Learning bathroom science
Sitting through the two-hour ‘Science in the Bathroom’ session of Chai and Why?, that aims to decode science in everyday phenomena, Kochchar was raised a query about bubbles.mumbai Updated: Jun 21, 2010 02:03 IST
Soap bubbles have always fascinated Nirad Kochchar (11). On Sunday, the bespectacled boy’s bubble of wonderment only grew bigger.
Sitting through the two-hour ‘Science in the Bathroom’ session of Chai and Why?, that aims to decode science in everyday phenomena, Kochchar was raised a query about bubbles.
As Arnab Bhattacharya, associate professor at Tata Institute of Fundamental Research, explained that the outer film of the bubble comprises water, Kochchar listened in rapt attention. He learned how the principle of light interference lends the rainbow colours to bubbles that are composed of water-phobic and water-philic molecules.
About 60 children and parents gathered at Ruia College learnt that bleaching products make our clothes appear whiter by inducing chlorine compounds that absorb and reflect certain amount of Ultra Violet rays.
Bhattacharya explained how both Harpic, which is acidic in nature, and Sani Fresh, which has an alkaline base, react with dirt molecules to allow them to be washed off by water.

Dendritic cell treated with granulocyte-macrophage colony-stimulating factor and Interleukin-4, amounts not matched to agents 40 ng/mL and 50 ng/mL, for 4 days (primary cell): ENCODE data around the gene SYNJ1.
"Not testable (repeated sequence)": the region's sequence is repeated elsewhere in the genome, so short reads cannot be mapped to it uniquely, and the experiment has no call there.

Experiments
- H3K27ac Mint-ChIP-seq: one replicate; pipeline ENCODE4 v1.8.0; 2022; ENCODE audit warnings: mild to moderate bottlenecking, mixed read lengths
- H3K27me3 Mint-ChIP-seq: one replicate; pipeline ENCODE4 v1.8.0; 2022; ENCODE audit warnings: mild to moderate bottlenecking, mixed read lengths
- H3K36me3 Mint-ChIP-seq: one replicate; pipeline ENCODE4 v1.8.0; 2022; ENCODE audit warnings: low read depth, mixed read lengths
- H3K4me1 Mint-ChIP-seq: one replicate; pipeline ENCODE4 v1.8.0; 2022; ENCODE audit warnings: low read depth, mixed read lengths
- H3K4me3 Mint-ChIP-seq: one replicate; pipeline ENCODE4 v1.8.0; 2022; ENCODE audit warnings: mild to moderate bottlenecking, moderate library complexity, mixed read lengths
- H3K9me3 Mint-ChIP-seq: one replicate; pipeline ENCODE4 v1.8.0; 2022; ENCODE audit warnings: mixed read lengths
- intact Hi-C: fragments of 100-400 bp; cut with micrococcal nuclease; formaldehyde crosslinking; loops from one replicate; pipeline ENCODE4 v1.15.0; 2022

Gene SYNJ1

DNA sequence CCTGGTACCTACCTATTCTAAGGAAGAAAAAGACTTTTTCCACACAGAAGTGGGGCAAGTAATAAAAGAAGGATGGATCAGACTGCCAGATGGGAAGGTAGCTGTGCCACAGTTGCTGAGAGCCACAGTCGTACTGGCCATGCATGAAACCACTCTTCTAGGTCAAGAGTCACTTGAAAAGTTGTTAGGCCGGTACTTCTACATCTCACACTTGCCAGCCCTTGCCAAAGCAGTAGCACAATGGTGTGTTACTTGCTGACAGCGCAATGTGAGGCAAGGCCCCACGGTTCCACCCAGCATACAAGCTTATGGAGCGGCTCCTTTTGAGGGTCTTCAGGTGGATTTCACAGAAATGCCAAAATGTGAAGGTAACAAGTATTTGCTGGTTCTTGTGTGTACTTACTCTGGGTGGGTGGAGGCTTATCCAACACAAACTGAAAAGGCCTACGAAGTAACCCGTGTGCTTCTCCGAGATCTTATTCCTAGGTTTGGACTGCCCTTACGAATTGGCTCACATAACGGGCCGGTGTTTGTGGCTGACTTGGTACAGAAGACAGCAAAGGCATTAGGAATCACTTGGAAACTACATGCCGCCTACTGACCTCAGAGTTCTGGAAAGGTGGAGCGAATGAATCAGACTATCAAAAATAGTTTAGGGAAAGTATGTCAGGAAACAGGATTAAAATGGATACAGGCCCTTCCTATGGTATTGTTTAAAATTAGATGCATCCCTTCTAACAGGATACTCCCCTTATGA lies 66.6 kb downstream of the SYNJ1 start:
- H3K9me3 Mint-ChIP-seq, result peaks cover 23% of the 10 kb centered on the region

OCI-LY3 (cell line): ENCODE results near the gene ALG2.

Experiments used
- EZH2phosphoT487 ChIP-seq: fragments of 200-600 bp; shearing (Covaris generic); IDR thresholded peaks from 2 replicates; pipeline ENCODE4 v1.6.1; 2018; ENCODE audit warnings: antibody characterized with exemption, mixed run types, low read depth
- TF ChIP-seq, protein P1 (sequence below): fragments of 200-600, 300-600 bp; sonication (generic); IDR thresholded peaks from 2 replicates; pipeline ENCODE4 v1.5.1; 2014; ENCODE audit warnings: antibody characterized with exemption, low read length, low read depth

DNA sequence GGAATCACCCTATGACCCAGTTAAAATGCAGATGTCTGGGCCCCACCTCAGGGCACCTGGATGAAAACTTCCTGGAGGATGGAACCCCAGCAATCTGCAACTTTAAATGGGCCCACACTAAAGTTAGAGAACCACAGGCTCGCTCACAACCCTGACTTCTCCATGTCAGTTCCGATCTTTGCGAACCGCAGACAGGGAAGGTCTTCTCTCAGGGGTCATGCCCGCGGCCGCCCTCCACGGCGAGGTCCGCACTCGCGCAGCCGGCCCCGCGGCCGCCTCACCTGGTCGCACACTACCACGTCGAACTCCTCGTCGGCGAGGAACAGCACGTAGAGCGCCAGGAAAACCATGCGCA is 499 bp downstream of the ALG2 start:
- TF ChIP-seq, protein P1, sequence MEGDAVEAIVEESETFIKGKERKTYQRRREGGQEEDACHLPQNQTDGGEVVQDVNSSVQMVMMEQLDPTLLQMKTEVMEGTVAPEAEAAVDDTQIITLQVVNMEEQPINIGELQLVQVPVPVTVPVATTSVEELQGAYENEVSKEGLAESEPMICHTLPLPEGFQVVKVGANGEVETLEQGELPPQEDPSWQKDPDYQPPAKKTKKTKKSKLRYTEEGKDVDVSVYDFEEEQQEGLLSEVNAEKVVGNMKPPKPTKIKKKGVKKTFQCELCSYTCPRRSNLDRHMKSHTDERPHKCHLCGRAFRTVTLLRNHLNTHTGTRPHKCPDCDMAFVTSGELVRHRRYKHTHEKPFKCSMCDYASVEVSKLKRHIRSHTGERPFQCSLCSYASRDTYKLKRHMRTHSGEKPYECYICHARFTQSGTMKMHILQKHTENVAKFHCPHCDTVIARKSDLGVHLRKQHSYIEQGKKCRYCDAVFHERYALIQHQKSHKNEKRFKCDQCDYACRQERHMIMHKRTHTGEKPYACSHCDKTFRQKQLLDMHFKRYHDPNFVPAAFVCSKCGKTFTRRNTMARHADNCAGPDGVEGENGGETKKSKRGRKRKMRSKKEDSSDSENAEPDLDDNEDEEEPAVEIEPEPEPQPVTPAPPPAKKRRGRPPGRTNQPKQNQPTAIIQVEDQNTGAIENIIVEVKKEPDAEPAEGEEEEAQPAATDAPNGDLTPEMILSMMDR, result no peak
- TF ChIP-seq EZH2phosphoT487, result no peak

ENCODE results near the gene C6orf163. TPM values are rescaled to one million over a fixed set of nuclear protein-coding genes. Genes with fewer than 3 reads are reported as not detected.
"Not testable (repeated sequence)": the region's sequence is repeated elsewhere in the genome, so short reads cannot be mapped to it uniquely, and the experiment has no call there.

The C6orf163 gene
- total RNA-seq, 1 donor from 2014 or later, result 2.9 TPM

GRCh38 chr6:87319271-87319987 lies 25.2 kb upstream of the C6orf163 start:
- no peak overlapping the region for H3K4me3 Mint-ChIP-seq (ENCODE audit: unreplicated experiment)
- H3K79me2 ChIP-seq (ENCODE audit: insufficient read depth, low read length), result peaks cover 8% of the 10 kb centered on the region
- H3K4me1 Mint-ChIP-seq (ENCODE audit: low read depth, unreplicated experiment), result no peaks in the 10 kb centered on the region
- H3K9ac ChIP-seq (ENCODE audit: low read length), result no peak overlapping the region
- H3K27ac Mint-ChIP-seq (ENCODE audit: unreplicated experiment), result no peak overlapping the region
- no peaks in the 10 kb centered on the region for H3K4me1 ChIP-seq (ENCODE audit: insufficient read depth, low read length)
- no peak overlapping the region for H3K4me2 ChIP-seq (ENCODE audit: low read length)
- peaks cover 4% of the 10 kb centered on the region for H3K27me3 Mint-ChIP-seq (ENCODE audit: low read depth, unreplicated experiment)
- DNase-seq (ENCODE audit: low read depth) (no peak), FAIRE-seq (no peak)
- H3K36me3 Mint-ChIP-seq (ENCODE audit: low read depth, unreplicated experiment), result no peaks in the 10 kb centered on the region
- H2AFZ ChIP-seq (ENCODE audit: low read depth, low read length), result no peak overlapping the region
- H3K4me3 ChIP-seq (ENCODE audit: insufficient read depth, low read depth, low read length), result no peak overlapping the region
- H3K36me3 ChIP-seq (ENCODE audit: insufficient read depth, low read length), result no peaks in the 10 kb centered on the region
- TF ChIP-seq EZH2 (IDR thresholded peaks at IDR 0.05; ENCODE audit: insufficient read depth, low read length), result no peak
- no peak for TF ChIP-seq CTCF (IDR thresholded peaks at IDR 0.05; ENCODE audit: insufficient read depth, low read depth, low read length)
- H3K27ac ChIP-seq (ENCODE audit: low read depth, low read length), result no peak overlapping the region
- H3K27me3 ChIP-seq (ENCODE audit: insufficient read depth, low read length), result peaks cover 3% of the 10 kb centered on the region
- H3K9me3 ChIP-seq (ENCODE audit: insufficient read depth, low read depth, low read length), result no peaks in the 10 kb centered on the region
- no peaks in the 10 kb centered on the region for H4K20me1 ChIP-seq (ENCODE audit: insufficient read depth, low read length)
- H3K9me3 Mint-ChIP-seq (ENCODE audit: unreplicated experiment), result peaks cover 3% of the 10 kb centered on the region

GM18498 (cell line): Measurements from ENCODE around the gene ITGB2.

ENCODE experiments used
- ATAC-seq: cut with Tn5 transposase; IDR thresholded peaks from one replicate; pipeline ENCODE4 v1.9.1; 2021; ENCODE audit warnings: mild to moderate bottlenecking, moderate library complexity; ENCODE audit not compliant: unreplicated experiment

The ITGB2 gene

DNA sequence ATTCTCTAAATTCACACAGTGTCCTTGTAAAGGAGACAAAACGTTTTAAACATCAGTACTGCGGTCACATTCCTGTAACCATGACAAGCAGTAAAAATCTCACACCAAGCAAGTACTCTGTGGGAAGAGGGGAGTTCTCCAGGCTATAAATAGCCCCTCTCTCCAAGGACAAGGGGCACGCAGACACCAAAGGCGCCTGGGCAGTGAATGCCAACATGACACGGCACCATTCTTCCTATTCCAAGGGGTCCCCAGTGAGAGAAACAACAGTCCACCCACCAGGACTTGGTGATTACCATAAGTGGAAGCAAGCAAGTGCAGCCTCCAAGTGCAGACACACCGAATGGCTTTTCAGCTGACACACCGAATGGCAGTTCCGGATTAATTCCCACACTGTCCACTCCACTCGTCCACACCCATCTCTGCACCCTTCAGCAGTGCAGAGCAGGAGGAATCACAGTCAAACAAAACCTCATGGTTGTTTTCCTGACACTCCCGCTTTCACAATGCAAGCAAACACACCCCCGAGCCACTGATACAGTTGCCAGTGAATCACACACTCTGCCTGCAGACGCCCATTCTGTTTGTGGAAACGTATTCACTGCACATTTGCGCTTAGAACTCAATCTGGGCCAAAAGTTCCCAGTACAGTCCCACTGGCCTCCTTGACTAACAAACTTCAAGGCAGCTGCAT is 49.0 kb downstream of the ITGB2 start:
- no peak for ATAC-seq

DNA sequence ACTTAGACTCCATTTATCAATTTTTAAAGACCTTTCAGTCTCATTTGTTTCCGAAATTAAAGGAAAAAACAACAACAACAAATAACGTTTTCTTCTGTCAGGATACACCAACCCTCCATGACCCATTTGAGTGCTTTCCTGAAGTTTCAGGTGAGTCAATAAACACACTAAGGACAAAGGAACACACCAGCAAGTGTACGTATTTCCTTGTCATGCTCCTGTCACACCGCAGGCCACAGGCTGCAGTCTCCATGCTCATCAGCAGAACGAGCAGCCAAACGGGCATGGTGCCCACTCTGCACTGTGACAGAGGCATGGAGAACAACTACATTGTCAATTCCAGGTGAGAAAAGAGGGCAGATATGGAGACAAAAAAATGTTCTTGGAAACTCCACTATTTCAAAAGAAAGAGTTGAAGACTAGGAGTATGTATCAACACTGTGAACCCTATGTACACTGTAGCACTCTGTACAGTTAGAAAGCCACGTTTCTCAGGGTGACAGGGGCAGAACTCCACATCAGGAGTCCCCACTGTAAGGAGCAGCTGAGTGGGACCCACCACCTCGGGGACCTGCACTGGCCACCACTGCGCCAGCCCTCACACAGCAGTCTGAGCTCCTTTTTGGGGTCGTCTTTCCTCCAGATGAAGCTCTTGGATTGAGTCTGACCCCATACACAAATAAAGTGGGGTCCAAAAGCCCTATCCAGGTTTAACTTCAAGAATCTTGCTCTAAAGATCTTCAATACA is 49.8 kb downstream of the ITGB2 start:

Next, came a video demonstration on the ‘self siphoning effect’, a queer phenomenon in dense liquids such as honey and shampoos.
For instance, if a shampoo bottle is tilted slightly, some shampoo spills out. However, some of it would continues to flow out even after the shampoo bottle is kept straight due to the self-siphoning effect
“Our textbooks have taken away children’s keenness to observe. Everything around us, including the bathroom has simple and fascinating science behind it,” said Bhattacharya.
‘Chai and Why?’ sessions, which aim to deconstruct science concepts, are held on the first and third Sundays of every month at Juhu’s Prithvi theatre and Ruia College, Matunga, respectively.